Among the main challenges of the new External Affairs Minister will be to balance India’s relationships with the United States and Iran — a dilemma that will need debate, discussion and thought. There will be several other issues to manage, both in India’s neighbourhood and beyond.
Neighbourhood: The challenge with Pakistan will be to open a window of opportunity while maintaining the official position that talks and terror cannot go together. With Bangladesh, the goal will be to build on the successes of the past five years. The new Minister will also have to invest in the relationship with Nepal and the Maldives, and in BIMSTEC as a whole, which the Prime Minister has indicated as a priority.
China: There are a host of unresolved issues with Beijing, including the border dispute. The Ministry of External Affairs under its new leadership will have to coordinate with the Prime Minister’s Office and other government agencies to craft a coherent strategy towards managing the relationship. While the informal summits between the PM and the Chinese President will set the course, the Foreign Minister has to fill in the crucial gaps.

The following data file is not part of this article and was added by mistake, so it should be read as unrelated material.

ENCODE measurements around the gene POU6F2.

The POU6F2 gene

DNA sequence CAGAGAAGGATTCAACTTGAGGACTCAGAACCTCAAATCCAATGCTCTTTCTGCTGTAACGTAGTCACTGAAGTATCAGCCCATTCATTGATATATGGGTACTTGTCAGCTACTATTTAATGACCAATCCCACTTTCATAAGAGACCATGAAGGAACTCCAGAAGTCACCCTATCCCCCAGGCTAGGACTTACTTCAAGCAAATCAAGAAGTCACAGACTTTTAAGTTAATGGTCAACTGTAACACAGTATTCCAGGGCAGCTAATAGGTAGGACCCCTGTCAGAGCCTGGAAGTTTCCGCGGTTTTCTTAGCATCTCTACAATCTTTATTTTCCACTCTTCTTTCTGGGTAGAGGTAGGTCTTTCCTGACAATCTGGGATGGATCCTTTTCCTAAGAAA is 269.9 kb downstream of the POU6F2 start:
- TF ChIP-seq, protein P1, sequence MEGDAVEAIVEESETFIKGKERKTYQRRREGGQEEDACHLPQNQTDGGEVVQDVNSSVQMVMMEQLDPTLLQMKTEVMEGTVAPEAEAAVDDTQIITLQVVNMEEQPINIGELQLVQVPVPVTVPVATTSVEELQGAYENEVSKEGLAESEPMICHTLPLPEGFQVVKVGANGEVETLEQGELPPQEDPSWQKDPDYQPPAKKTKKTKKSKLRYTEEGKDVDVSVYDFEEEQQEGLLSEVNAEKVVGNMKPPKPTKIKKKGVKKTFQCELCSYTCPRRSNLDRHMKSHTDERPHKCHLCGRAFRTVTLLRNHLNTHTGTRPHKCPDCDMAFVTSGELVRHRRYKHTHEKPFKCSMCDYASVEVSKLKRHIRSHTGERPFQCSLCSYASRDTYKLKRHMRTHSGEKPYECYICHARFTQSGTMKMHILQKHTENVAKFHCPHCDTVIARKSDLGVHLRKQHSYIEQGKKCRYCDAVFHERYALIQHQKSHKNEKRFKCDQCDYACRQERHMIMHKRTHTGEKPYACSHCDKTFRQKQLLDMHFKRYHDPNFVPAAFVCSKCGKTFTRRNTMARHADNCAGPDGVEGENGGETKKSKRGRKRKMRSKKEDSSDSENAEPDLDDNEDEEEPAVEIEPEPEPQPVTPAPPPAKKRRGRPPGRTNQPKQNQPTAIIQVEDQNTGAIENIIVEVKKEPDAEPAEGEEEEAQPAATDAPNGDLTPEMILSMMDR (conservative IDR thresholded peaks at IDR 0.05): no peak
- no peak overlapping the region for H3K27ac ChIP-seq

US & Russia: While the relationship with the US is robust, contentious issues include trade and H1B visas, besides Iran. Potential US sanctions will be a factor as India seeks to enhance its longstanding strategic partnership with Russia, especially in defence, nuclear energy and space.
Middle East: New Delhi has reached a solid footing in its relationship with the Gulf countries as well as Israel in the last few years. Eight million Indians live and work in the Middle East, and the region is key to India’s energy security. The new Minister will have the task of keeping India’s relationships insulated from rivalries of the region.
Multilateral Groupings: As India takes up a wider global leadership role in the G-20, SCO, BRICS, RIC, India-ASEAN, India-Africa Forum, a whole range of relationships will have to be pursued, with India’s core national interests on top at each of these groupings.